What is Glaucoma?
Glaucoma is a group of diseases that damage the eye’s optic nerve and can result in vision loss and blindness. There are several types of glaucoma, however, the two most common are primary open angle glaucoma which is slow and silent in onset, and angle closure glaucoma which is less common and tends to be more acute and painful.
Why should I be aware of glaucoma?
As the effect of open angle glaucoma is a silent, painless, gradual loss of peripheral vision at first, one does not notice the early phase of disease before it is too late. Central vision and the ability to see small detail and print is not affected at first but if untreated, the loss of vision gradually progress to leave only a small central area of vision. In severe cases the eye nerve loses its function and all vision is irreversibly lost.
Why should I have frequent assessments for glaucoma?
Because of the slow silent start of loss in the peripheral vision most people do not realize they have the disease at this point and often present for care when the damage to the eye nerve is advanced. With frequent evaluation of the eye pressure and health of the eye nerve – early changes can be identified and treatment can be started before marked damaged is done to the nerve.
How does the optic nerve get damaged by open-angle glaucoma?
The cause and process of damage to the eye nerve is complex but is most often attributed to an increase in pressure inside the eye. This is typically either caused by too little fluid that flows out of the front fluid chamber of the eye, or by an over production of fluid into the front eye chamber (anterior chamber).
This causes an increased pressure inside the eye which in turn causes an increased pressure on the eye nerve at the back of the eye. Just as nerves in the spine loses their normal function under increased pressure – so the eye nerve loses its sensitivity to see in the peripheral field. That’s why controlling pressure inside the eye is important.
Will I develop glaucoma if I have increased eye pressure?
Not necessarily. Not every person with increased eye pressure will develop glaucoma. Some people can tolerate higher levels of eye pressure better than others. Also, a certain level of eye pressure may be high for one person but normal for another.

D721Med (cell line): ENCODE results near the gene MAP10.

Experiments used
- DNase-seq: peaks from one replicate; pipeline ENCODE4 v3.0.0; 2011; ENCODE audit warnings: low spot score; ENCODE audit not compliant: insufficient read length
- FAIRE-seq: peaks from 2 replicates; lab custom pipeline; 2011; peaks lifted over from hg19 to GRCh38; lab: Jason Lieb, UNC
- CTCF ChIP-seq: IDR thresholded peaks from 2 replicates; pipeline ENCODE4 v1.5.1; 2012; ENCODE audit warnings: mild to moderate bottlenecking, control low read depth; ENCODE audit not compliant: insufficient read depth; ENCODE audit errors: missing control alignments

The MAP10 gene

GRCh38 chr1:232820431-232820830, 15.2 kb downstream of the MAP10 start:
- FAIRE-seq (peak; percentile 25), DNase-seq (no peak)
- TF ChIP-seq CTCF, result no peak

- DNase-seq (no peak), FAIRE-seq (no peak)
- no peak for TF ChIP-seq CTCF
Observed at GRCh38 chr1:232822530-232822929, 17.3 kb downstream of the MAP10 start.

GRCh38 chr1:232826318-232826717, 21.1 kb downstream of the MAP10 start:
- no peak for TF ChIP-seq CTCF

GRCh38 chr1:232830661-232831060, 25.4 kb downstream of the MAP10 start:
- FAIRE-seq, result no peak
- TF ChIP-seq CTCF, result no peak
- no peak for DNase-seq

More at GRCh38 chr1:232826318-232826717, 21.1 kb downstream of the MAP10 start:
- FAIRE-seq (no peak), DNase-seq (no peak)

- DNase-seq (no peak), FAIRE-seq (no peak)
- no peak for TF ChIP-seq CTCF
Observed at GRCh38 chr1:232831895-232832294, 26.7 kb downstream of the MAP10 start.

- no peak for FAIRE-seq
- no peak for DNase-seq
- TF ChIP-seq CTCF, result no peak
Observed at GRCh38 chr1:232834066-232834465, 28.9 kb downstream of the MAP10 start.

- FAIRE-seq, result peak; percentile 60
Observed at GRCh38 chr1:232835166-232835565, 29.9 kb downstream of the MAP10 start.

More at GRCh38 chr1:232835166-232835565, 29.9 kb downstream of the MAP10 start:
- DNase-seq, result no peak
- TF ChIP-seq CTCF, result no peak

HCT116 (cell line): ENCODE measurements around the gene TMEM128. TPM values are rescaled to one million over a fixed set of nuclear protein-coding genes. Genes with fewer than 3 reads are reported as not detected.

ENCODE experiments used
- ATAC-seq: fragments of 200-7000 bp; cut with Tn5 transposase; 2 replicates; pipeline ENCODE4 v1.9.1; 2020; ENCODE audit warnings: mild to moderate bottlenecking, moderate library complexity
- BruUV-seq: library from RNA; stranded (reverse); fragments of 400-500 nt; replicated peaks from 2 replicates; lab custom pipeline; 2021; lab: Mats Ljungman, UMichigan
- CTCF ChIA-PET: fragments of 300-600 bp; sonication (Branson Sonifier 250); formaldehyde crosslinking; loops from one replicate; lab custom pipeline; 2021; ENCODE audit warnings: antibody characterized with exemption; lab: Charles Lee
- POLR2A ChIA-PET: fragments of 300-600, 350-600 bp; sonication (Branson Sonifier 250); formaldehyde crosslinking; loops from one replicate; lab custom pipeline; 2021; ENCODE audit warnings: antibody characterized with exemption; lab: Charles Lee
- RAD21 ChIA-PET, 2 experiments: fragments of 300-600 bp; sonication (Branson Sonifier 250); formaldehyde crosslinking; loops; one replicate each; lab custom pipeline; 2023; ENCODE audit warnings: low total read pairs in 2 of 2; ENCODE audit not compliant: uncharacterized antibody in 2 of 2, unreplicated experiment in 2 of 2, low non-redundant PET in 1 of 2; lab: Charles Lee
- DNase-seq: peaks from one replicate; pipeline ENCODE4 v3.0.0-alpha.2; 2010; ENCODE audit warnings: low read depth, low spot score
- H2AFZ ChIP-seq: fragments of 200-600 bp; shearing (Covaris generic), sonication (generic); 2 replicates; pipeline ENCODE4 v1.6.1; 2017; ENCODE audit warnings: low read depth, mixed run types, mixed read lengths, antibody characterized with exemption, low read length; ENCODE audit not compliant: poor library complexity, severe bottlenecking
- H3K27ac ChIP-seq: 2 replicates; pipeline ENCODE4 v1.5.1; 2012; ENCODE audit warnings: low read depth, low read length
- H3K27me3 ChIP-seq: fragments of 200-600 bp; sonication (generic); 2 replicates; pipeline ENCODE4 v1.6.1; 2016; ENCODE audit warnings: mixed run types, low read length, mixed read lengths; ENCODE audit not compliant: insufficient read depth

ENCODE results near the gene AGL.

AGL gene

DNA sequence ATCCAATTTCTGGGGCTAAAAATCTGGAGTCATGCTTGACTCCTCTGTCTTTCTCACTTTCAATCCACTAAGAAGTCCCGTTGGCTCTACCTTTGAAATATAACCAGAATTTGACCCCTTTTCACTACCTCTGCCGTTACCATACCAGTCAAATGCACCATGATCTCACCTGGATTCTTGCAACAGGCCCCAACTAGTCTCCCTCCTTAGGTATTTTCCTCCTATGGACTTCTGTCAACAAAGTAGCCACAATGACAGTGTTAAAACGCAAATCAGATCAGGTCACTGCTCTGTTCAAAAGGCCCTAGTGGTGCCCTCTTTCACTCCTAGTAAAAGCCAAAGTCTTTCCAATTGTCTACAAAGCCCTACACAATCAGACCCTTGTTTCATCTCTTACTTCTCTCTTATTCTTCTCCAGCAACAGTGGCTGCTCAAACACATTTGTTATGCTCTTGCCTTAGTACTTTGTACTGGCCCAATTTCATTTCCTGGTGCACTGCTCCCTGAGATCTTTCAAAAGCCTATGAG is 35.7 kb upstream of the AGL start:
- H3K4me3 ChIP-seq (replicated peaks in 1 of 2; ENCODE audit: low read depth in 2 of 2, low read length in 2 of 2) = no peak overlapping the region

Whether you develop glaucoma depends on the level of pressure your optic nerve can tolerate without being damaged. This level is different for each person. That’s why a frequent comprehensive eye exam is very important.
Can I develop glaucoma without an increase in my eye pressure?
Yes. Glaucoma can develop without increased eye pressure. This form of glaucoma is called low-tension or normal-tension glaucoma. It is also a type of open-angle glaucoma.
How do I know I’m at risk for open-angle glaucoma?
Anyone can develop glaucoma. Some people, listed below, are at higher risk than others:
- People of African descent over age 40
- Everyone over age 60
- People with a family history of glaucoma
- People with high blood pressure
- People with diabetes
To protect the health of your eyes – make sure you have a comprehensive eye examination at least once every two years
How is glaucoma treated?
Glaucoma treatments include medication (eye drops), laser drainage surgery, conventional surgery, or a combination of any of these. While these treatments may save remaining vision, they do not improve sight already lost from glaucoma.
What is the latest advancements in the detection of glaucoma?
With Optical Coherence Tomography (OCT) assessment, the thickness of the optic nerve fibres can be monitored for thinning and can give a lead to early diagnosis of between 5 and 8 years before defects in the visual field develops. At De Jongh Optometry we invest in cutting edge technology and can offer OCT assessment to our patients to secure early detection and referral.
What are the symptoms of glaucoma?
Initially there is no changes in vision and no pain. Gradual loss of sensitivity develop in one or both eyes. Without treatment, people with glaucoma will slowly lose their peripheral (side) vision. As glaucoma remains untreated, people may miss objects to the side and out of the corner of their eye. They seem to be looking through a tunnel. Over time and without treatment, straight-ahead (central) vision may decrease until no vision remains.
To watch a video animation of glaucoma click the link below:-
How is glaucoma detected?
Glaucoma is detected through a comprehensive eye exam that includes the following:
- Visual acuity test. This eye chart test measures how well you see at various distances.
- Tonometryis the measurement of pressure inside the eye by using an instrument called a tonometer. A tonometer measures pressure inside the eye to detect glaucoma
- Visual field test. This test measures your peripheral (side vision). It helps your eye care professional tell if you have lost peripheral vision, a sign of glaucoma.
- Dilated eye exam. In this exam, drops are placed in your eyes to widen, or dilate, the pupils. Your eye care professional uses a special magnifying lens to examine your retina and optic nerve for signs of damage and other eye problems.
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